Modern C on Sea
If you are a seasoned C++ programmer you might think about C as a prehistoric language stuck in the times of K&R. But have you ever heard about compound literals and about how they can be used to enable default function arguments in C? Or have you ever used flexible array members to simplify dynamic data structures creation? What about anonymous
unions, designated initialisers or
static array arguments? Never heard of those? C is a living language that has much to offer to those who care about performance, who program close to hardware or whose daily routine involves interfacing C++ with C code. If you are such a person, or you are just curious and would like to learn about the older, little brother of C++, this is a workshop for you. We will (re-)discover the perks and perils of modern C. Step by step, we’ll see how leveraging the latest language features helps readability, improves safety and leads to better runtime performance. Who knows, maybe you’ll find writing C enjoyable (again)?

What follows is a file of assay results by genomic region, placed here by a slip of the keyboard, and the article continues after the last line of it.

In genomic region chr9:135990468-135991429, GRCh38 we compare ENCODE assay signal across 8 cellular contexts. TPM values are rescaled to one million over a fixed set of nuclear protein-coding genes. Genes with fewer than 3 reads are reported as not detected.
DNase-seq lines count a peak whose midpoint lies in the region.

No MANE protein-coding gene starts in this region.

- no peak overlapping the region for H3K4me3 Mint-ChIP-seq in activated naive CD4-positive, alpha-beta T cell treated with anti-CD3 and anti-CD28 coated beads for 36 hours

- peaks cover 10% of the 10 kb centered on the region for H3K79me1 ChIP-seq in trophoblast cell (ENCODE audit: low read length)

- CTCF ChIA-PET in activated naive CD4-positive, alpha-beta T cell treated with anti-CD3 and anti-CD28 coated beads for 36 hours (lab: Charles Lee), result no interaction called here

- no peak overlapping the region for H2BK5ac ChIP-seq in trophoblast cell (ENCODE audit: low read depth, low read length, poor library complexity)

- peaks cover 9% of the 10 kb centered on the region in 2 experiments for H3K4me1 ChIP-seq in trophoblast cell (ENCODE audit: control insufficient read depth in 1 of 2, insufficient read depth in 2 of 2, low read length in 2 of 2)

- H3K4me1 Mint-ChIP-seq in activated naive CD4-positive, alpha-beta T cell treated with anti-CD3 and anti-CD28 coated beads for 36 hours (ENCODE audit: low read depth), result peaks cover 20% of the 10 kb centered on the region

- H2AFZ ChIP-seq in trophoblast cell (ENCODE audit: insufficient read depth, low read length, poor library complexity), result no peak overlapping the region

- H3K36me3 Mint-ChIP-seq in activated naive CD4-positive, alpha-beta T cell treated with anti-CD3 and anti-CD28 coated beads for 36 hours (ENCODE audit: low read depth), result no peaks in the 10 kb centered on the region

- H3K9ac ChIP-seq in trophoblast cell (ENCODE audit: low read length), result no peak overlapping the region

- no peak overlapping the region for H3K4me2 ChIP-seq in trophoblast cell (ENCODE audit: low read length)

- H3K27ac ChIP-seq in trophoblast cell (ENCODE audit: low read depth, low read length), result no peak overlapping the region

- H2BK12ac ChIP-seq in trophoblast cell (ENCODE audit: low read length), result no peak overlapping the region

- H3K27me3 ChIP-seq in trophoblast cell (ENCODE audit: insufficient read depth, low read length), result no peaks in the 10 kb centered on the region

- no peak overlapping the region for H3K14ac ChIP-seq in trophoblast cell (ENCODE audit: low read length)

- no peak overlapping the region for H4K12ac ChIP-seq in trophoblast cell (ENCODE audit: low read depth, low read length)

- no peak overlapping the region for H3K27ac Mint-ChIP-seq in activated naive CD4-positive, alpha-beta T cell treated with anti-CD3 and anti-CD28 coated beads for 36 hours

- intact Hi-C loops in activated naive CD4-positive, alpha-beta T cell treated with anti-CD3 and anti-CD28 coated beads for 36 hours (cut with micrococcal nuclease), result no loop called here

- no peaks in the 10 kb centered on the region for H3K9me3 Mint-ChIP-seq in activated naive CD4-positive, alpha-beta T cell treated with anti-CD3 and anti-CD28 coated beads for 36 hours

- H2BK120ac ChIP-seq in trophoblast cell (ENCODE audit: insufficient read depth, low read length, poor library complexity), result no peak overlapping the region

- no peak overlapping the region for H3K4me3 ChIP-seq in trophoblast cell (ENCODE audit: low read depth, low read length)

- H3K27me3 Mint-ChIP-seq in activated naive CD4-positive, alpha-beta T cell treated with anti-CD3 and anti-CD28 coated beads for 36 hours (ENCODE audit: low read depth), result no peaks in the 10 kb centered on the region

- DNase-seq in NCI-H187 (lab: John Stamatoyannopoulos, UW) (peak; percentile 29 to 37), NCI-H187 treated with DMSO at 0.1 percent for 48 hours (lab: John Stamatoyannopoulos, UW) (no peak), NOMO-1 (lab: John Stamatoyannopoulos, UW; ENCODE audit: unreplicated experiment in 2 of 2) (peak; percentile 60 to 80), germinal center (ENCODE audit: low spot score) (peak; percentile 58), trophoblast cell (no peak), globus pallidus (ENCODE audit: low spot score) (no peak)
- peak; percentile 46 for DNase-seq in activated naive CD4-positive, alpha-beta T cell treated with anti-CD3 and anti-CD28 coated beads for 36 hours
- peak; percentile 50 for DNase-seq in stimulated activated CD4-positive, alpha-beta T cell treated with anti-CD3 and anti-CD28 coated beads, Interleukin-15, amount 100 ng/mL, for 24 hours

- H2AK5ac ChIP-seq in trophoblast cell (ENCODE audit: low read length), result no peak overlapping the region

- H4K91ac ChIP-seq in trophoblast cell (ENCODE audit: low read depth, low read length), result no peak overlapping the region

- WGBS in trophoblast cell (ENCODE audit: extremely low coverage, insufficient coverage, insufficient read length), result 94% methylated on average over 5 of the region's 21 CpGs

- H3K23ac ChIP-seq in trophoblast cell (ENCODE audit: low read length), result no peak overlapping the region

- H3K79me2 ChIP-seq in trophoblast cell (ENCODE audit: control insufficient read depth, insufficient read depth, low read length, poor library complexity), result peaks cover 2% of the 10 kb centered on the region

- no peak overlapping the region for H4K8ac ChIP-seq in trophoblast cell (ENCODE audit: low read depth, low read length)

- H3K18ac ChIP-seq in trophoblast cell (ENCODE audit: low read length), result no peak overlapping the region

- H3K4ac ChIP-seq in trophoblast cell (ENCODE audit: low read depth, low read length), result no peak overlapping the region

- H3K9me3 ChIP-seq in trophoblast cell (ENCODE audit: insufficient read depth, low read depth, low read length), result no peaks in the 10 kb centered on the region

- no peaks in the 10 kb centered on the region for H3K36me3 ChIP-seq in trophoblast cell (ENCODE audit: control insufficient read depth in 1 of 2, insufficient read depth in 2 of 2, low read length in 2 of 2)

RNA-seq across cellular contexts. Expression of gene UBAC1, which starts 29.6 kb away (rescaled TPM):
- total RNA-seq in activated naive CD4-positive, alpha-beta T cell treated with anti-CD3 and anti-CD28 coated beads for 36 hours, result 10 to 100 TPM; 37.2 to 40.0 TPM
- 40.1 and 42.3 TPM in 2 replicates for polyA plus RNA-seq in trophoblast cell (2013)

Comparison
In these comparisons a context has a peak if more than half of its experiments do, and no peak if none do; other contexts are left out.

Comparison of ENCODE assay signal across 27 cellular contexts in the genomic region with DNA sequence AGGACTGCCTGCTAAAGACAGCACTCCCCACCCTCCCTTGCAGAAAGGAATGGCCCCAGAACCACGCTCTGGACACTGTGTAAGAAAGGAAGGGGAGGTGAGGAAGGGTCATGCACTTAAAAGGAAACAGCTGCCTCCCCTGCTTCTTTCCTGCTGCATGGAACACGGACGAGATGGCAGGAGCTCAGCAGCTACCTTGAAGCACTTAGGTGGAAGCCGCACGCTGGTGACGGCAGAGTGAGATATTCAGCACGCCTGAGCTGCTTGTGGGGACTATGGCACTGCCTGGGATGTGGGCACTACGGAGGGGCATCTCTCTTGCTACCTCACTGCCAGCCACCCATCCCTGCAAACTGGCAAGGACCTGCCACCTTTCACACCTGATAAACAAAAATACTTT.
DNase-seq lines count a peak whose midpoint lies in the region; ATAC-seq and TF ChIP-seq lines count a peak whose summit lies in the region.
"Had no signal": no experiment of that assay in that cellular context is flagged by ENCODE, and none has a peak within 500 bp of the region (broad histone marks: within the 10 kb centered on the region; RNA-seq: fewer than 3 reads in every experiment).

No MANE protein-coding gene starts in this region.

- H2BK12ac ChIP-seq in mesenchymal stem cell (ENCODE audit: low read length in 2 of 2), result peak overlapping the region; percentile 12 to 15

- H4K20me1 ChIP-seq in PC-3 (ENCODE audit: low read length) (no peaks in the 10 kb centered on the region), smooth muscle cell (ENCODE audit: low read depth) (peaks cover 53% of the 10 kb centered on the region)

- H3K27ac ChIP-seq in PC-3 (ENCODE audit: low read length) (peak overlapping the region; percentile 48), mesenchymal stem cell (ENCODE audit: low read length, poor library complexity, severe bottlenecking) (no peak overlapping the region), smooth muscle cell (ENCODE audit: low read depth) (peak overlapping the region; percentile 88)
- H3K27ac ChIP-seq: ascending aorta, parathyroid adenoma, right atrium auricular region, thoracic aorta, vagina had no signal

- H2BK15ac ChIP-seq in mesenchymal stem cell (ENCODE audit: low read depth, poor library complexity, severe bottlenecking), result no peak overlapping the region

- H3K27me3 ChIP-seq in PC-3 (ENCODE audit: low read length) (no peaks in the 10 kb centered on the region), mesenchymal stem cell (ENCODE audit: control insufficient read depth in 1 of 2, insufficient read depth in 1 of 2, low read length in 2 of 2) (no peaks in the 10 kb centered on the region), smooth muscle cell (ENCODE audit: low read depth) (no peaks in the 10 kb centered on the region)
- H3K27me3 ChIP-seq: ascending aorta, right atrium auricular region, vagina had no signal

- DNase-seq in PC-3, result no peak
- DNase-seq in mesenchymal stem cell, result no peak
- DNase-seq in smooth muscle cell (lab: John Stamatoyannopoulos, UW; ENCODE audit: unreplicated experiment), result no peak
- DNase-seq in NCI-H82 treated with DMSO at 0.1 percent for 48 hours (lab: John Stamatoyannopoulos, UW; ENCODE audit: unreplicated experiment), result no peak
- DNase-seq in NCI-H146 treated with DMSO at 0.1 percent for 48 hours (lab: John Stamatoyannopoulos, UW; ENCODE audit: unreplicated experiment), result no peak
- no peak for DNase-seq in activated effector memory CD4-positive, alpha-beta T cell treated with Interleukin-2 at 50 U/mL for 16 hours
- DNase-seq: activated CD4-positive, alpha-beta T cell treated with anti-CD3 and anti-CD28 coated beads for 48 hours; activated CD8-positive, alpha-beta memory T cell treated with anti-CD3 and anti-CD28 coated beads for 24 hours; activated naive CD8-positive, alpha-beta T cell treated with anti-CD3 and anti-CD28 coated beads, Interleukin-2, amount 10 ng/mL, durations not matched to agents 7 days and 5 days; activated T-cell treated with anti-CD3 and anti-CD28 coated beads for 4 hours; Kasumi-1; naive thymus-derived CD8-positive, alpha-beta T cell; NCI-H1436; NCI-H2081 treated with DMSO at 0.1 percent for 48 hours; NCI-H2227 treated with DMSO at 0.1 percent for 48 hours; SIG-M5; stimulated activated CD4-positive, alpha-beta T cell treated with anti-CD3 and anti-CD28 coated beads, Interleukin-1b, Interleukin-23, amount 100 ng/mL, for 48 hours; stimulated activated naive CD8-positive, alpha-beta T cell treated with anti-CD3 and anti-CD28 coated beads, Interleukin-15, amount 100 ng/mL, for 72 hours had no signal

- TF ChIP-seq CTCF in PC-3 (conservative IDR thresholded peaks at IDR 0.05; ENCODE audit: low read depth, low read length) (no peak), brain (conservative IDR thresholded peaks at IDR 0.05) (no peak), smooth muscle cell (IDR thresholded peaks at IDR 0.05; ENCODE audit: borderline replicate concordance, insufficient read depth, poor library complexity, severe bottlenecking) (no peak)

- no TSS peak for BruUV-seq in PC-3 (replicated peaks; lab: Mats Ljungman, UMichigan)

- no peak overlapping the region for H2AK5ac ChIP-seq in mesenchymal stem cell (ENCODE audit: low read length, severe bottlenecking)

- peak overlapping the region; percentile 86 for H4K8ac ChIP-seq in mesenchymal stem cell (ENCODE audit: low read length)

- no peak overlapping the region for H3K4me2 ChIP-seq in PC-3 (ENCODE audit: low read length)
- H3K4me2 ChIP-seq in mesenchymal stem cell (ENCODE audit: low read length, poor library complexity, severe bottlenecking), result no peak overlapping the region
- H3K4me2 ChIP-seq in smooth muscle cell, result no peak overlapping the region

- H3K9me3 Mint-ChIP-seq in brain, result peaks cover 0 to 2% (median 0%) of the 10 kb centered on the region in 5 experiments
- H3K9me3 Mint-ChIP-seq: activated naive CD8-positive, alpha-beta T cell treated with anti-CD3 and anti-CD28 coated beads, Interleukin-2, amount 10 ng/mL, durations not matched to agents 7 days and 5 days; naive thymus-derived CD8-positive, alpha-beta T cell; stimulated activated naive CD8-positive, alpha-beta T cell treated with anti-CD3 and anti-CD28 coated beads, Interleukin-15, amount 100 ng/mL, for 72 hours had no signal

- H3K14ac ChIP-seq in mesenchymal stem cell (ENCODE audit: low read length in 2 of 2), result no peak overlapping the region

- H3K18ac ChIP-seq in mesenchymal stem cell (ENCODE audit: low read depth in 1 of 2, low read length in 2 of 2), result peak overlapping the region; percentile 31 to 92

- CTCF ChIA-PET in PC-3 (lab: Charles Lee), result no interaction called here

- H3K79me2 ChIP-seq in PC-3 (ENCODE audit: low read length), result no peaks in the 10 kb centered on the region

Have a laptop with a recent C-standard compliant toolchain (gcc or clang-llvm) at hand. You’ll need it for exercises.
- Quiz: test your C knowledge.
- C for C++ programmers in three slides:
- How to initialize everything in C: braces, default values and designators.
- Arrays: dynamic, static and VLA's.
- Variable length arrays: pros, cons, real performance costs.
- VLA pointers.
- Passing pointers and arrays to functions: syntax, compiler checks and guidelines.
- Compound literals - the magic of unnamed objects.
- Compound literals - what are they?
- Applications: pointers, assignments, function arguments.
- Under the hood - compilers vs. compound literals.
- Activity: Modernize code with designated initializers and compound literals, guidelines and performance.
- Flexible array members in structures.
structs and unions.
- Don't be afraid of values - performance of values semantics.
- Generic programming in C.
- Exit quiz: what you've learned.
Dawid is a computer engineer with a heart for teaching. He's been programming for over 20 years evolving through Basic, Turbo Pascal and many other languages to finally find his home in the land of C++ (with occasional visits to C and Python). He teaches at Saxion University of Applied Sciences in the Netherlands, where he tries to convert new generations of programmers to use modern C++. Besides teaching, he uses C++ in the research on probabilistic state estimation for industrial applications. His interests focus on the design and evolution of programming languages and paradigms. In his free time he explores the evolving landscape of online teaching pedagogy or reads books.